Go to Text

This is an obvious challenge to the current constitution with its differentiation between “existing” and “future” fields, and with a role for the regions in administering the latter. Given the composition of the committee charged with revising the constitution, this proposal – especially the portion that involves restoring the dominant role of the central government with regard to future fields – may at first seem unrealistic. However, among the Iraqi population at large, many still believe in a role for the central government in administering the oil sector. Often overlooked is the fact that the Iraqi oil resources outside the two centers of Basra and Kirkuk are comparatively negligible. Hence to speak of “Kurdish oil” or “Shiite oil” as if these resources were evenly distributed throughout Kurdish and Shiite territory is misleading. Most Iraqi governorates, including most Kurdish and Shiite areas, are relatively speaking poor in oil and stand to profit from an equitable distribution system channeled through the center. It is somewhat surprising that the report is mute with regard to another potential area of constitutional change where there already is a broad spectrum of Iraqi opinion: the rules for demarcating federal entities. Several parties have proposed size limits (three governorates, or even one governorate) and this is an area where moderate Shiite and Sunni opinions meet.

Go to Text

The national reconciliation recommendations form an especially interesting part of the report. The proposals presented are quite radical but at the same time, it is clear that the United States have only limited possibilities for doing anything in practice about what is an internal Iraqi constitutional process. What is remarkable is that there has been no American attempt to link these issues in a positive-sum game. Instead of unilaterally imposing troop “surges” and trying to engineer “moderate coalitions” in backroom deals, Washington could have opted for a “deal” and conditionality logic instead, for instance by offering enhanced security (for instance a temporary increase of troops and more economic aid) in return for progress on constitutional reform. If the whole package were timetabled towards a full withdrawal of US troops, this could appeal to Iraqi nationalists and American opponents of the Iraq War alike.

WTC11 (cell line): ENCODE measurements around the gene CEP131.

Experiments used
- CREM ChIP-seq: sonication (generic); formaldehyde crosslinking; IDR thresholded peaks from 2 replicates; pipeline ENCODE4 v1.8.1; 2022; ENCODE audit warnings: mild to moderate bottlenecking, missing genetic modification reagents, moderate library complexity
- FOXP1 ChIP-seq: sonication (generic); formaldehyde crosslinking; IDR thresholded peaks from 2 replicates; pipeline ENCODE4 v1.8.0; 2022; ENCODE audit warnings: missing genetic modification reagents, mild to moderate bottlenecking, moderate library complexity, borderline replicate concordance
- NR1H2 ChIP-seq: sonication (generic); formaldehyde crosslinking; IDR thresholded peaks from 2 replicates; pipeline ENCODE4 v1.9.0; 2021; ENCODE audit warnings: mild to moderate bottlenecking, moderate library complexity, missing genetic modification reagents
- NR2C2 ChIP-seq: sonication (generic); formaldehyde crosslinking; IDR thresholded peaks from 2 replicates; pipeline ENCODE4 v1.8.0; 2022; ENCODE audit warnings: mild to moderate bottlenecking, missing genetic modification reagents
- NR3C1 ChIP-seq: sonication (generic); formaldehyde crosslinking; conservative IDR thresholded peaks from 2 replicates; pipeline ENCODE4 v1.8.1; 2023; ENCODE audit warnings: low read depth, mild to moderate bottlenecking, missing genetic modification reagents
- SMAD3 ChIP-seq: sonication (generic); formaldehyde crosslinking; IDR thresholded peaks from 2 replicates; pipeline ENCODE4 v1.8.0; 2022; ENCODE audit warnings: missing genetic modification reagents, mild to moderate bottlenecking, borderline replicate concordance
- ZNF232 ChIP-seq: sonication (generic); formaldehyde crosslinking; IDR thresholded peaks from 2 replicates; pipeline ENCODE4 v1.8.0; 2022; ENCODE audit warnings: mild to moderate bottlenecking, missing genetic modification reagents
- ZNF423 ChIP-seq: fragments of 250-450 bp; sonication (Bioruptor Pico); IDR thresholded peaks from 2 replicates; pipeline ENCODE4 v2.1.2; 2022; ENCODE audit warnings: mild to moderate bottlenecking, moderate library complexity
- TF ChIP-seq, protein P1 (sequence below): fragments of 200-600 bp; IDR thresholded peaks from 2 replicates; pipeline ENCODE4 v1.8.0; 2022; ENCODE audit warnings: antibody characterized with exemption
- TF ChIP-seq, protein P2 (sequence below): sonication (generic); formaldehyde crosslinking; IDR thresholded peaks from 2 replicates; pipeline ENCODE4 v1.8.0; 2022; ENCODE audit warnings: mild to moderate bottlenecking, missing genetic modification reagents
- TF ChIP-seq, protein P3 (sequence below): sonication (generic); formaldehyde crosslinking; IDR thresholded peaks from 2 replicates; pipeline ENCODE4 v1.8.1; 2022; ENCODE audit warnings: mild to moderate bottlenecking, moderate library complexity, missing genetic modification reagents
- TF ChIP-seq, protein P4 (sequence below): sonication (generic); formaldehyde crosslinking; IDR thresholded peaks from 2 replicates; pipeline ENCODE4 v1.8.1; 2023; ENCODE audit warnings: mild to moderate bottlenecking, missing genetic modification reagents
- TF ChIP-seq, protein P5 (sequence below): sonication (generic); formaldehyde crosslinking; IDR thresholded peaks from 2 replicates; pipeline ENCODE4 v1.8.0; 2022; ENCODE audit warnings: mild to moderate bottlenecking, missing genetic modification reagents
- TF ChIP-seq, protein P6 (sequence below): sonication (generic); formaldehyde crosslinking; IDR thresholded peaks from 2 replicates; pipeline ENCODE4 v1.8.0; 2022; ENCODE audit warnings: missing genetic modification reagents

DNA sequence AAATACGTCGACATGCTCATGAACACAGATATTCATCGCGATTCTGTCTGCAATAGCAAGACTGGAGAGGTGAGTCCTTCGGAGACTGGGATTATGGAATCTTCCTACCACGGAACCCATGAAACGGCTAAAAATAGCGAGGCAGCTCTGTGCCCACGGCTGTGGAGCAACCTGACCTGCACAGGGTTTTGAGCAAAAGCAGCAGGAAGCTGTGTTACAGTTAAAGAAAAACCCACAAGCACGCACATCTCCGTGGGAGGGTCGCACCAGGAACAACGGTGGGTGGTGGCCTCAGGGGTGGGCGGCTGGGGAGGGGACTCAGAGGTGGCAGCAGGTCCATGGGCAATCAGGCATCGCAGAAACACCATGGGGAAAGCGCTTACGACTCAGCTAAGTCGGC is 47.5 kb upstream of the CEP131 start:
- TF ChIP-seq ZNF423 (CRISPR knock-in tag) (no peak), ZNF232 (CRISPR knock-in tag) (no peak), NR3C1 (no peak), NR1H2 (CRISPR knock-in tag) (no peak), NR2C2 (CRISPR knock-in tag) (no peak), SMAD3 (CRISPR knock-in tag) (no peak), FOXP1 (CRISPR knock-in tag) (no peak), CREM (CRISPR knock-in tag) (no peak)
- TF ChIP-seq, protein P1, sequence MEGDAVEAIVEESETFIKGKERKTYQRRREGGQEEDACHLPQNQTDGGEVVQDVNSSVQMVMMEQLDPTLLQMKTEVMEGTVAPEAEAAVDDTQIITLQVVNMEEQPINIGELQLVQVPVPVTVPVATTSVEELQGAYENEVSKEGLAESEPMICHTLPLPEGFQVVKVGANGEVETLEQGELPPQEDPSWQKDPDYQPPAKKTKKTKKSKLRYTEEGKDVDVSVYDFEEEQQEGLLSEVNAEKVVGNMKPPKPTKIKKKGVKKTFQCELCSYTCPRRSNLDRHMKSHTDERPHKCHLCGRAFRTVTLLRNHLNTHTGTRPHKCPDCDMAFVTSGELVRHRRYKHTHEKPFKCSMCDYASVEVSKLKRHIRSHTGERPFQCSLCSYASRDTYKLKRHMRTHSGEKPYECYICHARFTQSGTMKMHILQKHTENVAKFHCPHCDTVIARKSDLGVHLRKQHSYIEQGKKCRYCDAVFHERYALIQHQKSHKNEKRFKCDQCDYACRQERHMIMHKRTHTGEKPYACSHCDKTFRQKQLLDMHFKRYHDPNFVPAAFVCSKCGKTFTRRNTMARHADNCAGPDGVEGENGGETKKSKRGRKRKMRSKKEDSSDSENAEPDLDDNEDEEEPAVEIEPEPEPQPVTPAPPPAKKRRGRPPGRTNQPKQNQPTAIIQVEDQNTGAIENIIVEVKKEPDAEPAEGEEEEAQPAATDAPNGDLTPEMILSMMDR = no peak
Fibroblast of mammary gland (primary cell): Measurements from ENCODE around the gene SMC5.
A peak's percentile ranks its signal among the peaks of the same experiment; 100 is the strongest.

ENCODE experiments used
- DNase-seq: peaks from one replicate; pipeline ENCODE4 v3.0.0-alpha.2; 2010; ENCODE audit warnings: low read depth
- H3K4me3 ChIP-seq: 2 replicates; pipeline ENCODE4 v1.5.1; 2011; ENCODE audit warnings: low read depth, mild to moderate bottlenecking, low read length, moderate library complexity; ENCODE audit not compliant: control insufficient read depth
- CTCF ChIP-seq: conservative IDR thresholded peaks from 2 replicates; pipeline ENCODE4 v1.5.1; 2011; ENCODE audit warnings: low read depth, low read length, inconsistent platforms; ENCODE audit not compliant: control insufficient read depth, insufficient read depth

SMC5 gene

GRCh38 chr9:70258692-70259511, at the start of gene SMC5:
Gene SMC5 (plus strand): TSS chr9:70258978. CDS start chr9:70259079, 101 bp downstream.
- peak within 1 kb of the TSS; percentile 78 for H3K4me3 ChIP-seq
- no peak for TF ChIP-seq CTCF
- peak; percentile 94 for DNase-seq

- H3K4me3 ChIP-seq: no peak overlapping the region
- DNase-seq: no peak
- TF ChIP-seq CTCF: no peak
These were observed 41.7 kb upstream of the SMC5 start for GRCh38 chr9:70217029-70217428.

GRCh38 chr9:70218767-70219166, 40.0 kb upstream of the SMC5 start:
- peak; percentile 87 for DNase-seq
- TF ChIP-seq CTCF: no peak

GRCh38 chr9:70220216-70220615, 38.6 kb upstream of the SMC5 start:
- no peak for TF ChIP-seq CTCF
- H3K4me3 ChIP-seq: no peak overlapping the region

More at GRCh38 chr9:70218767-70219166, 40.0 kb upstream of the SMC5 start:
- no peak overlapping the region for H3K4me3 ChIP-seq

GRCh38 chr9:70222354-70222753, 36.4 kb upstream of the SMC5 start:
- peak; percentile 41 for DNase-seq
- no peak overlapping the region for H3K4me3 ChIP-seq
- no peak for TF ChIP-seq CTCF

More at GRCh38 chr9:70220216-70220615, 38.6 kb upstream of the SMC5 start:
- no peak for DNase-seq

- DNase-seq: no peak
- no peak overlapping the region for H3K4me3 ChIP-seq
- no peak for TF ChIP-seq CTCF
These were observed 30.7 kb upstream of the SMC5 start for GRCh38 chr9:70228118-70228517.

Go to Text

As more sophisticated members of the ISG must know, national reconciliation and the disbanding of the militias in Iraq are not going to be completed on a US electoral schedule. It will take much more than two years for that under the best of circumstances. The Kurds, for example, will never dismantle the pershmerga until they feel their security is completely assured – and perhaps not even then. (That some wear Iraqi army uniforms doesn’t make them any less peshmerga.) As for the Arabs, it is not clear they could disband the militias even if Moqtada al-Sadr and every other prominent leader agreed to the idea. So, what is the purpose of this series of recommendations? Well, it would be one way to extricate the American troops and blame the Iraqis for whatever ensues.